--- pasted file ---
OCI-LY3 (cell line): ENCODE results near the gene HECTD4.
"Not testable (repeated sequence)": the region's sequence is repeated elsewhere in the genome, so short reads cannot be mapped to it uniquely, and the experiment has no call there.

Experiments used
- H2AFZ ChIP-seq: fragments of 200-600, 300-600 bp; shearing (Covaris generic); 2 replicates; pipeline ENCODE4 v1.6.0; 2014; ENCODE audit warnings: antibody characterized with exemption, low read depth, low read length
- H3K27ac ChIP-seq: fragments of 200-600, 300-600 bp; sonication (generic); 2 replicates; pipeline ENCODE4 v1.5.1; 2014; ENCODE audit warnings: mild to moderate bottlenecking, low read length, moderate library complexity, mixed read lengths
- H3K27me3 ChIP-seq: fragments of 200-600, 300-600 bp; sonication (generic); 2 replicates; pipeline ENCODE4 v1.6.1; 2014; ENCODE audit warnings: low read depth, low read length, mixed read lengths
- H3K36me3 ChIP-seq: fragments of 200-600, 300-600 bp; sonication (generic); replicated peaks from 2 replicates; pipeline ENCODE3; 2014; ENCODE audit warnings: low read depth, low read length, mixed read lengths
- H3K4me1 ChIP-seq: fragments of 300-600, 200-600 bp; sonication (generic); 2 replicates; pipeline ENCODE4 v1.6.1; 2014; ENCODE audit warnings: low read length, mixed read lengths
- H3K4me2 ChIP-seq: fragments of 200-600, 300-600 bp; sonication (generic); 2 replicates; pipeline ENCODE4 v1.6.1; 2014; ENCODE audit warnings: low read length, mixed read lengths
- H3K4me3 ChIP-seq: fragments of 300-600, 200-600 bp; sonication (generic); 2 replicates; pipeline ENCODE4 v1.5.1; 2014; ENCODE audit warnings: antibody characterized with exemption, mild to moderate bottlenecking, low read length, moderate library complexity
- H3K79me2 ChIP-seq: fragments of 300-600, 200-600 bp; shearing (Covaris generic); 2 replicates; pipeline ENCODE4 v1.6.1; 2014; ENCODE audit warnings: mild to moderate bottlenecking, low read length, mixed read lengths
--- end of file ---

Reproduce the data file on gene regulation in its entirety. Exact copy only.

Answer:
OCI-LY3 (cell line): ENCODE results near the gene HECTD4.
"Not testable (repeated sequence)": the region's sequence is repeated elsewhere in the genome, so short reads cannot be mapped to it uniquely, and the experiment has no call there.

Experiments used
- H2AFZ ChIP-seq: fragments of 200-600, 300-600 bp; shearing (Covaris generic); 2 replicates; pipeline ENCODE4 v1.6.0; 2014; ENCODE audit warnings: antibody characterized with exemption, low read depth, low read length
- H3K27ac ChIP-seq: fragments of 200-600, 300-600 bp; sonication (generic); 2 replicates; pipeline ENCODE4 v1.5.1; 2014; ENCODE audit warnings: mild to moderate bottlenecking, low read length, moderate library complexity, mixed read lengths
- H3K27me3 ChIP-seq: fragments of 200-600, 300-600 bp; sonication (generic); 2 replicates; pipeline ENCODE4 v1.6.1; 2014; ENCODE audit warnings: low read depth, low read length, mixed read lengths
- H3K36me3 ChIP-seq: fragments of 200-600, 300-600 bp; sonication (generic); replicated peaks from 2 replicates; pipeline ENCODE3; 2014; ENCODE audit warnings: low read depth, low read length, mixed read lengths
- H3K4me1 ChIP-seq: fragments of 300-600, 200-600 bp; sonication (generic); 2 replicates; pipeline ENCODE4 v1.6.1; 2014; ENCODE audit warnings: low read length, mixed read lengths
- H3K4me2 ChIP-seq: fragments of 200-600, 300-600 bp; sonication (generic); 2 replicates; pipeline ENCODE4 v1.6.1; 2014; ENCODE audit warnings: low read length, mixed read lengths
- H3K4me3 ChIP-seq: fragments of 300-600, 200-600 bp; sonication (generic); 2 replicates; pipeline ENCODE4 v1.5.1; 2014; ENCODE audit warnings: antibody characterized with exemption, mild to moderate bottlenecking, low read length, moderate library complexity
- H3K79me2 ChIP-seq: fragments of 300-600, 200-600 bp; shearing (Covaris generic); 2 replicates; pipeline ENCODE4 v1.6.1; 2014; ENCODE audit warnings: mild to moderate bottlenecking, low read length, mixed read lengths